Democrat Michael Dukakis campaigned side-by-side with Sen. John Glenn of Ohio Friday, playing up Glenn's vice presidential prospects after doing the same with Indiana Rep. Lee Hamilton the night before. He invited Jesse Jackson, another prospect, to his home for a July 4 dinner.

While Dukakis was winding up a Midwestern campaign swing, Republican George Bush was relaxing and celebrating his mother's 87th birthday at his vacation home in Kennebunkport, Maine.On Wednesday, the two presidential aspirants had given contrasting pictures of the economy as Republicans continued work on a party platform that they said would have more meat than the Democratic document.

Friday, in Dayton, Dukakis said with the grinning Glenn standing by that he does not think talk that the former astronaut is boring would be a problem in choosing a running mate.

"Dull and boring? I kind of like that," said Dukakis, who himself has been accused of failing to excite audiences.

At a United Auto Workers hall where they appeared, there was no question who was the crowd favorite.

"I've been taking a poll all over America about running mates. What do you think about John Glenn?" Dukakis asked. Hearing the response of loud applause and whistles, Dukakis said, "Sounds unanimous to me."

Jackson, who has pressed for an offer of the No. 2 position on the Democratic ticket, will meet Monday night with Dukakis, said Dayton Duncan, Dukakis' campaign press secretary. The aide gave no indication what the two might discuss.

Bush told a luncheon group in New York that paid $10,000 a couple to hear him speak that the country has been enjoying an economic recovery since late 1982, the longest peacetime expansion in history. He said that two years ago economists predicted a downturn that hasn't arrived.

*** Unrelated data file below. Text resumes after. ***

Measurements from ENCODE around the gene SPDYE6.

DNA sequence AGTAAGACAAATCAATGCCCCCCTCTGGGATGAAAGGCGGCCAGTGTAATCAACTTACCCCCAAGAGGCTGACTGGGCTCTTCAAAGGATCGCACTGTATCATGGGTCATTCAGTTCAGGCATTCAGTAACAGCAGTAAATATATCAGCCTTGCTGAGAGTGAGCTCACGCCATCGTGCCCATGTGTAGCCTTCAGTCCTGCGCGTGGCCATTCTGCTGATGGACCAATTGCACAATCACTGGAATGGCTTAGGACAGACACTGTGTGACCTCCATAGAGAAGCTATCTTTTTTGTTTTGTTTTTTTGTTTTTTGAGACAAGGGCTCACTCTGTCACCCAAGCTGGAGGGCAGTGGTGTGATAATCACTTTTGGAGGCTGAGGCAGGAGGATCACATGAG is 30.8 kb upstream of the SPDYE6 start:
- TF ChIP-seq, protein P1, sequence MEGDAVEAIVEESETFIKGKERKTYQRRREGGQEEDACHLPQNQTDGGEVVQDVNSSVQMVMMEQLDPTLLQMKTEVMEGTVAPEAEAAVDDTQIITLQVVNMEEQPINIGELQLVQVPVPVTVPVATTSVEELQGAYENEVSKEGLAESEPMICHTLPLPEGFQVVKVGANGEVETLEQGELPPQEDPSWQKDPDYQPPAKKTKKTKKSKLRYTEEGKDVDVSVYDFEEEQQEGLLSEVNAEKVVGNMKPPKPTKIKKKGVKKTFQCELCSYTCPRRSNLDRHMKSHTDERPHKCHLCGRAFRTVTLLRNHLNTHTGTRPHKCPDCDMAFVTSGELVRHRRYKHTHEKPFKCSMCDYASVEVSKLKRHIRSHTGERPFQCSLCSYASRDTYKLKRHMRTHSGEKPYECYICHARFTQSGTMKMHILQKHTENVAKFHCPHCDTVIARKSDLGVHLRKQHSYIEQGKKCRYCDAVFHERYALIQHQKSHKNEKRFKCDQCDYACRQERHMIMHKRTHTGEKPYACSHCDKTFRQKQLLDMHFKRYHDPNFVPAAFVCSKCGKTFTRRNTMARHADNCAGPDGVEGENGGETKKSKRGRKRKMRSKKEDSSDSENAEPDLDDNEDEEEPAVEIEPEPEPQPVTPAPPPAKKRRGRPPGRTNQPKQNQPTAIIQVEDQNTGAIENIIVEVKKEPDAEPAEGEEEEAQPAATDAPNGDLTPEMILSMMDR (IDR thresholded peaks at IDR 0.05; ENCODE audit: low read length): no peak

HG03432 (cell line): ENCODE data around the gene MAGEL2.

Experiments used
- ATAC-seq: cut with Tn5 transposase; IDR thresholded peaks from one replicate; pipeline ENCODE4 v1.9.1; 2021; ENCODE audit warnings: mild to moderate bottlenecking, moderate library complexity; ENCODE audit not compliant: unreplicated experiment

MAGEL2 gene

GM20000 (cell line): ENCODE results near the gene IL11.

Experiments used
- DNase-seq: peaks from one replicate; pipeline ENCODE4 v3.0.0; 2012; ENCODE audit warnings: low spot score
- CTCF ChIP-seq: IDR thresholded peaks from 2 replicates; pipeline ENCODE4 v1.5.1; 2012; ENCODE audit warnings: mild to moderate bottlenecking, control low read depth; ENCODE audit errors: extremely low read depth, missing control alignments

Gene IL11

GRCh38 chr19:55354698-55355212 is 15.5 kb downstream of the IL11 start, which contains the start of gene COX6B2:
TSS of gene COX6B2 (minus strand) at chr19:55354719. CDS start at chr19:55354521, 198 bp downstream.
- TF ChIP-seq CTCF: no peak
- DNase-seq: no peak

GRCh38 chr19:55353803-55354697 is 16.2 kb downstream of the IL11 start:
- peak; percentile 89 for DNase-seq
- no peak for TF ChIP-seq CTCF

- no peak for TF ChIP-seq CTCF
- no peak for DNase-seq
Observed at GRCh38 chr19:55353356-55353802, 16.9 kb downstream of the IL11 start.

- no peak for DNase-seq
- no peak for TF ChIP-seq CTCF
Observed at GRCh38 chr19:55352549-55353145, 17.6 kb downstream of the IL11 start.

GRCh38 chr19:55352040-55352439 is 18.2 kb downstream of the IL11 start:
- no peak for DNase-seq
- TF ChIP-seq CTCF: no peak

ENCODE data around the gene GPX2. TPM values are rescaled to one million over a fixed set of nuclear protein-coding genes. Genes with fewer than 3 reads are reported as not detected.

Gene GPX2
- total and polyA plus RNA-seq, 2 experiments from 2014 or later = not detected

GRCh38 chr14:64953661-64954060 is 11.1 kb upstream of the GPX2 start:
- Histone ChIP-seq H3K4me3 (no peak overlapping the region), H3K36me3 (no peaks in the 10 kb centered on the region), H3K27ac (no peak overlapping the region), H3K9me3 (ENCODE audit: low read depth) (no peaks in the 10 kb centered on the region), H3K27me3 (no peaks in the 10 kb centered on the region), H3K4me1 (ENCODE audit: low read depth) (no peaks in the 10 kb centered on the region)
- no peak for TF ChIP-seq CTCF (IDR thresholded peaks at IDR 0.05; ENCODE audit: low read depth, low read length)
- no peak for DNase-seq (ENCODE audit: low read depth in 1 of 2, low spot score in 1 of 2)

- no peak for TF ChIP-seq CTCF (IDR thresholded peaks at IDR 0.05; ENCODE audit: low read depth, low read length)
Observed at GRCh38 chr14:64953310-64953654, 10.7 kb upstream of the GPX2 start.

"Wrong, wrong, wrong," Bush said. "No wonder it's called the `dismal science.' " Bush continued: "Liberals promise compassion but they deliver misery."

Dukakis told employees at a Reynolds Aluminum Co. plant outside Chicago that the average weekly wage for jobs lost between 1979 and 1985 was $440, while the average weekly pay for new jobs during that period was only $270.

"Too many of our families are struggling to hold on, burdened by the rising costs of health care and housing and college tuition, troubled by the lack of quality affordable child care," Dukakis said.

Republicans meeting in Los Angeles to draft a party platform criticized the Democrats' platform document as lacking content and trying to conceal a tax and spend policy.

Senate Minority Leader Bob Dole of Kansas said the Democrats kept their platform short because "they don't have much to talk about. I mean, who wants to talk about raising your taxes and more regulation and more spending?"

Dole, asked if he wanted the No. 2 job, said: "I don't think it's a question of wanting it. It's a question of winning the election. I'd want to be majority leader if I had my choice."

Dukakis won the backing Thursday of the political action committee of the National Education Association, the nation's largest teacher union. The 1.9-million member union's board is scheduled to meet Friday and almost certainly concur with the PAC's choice.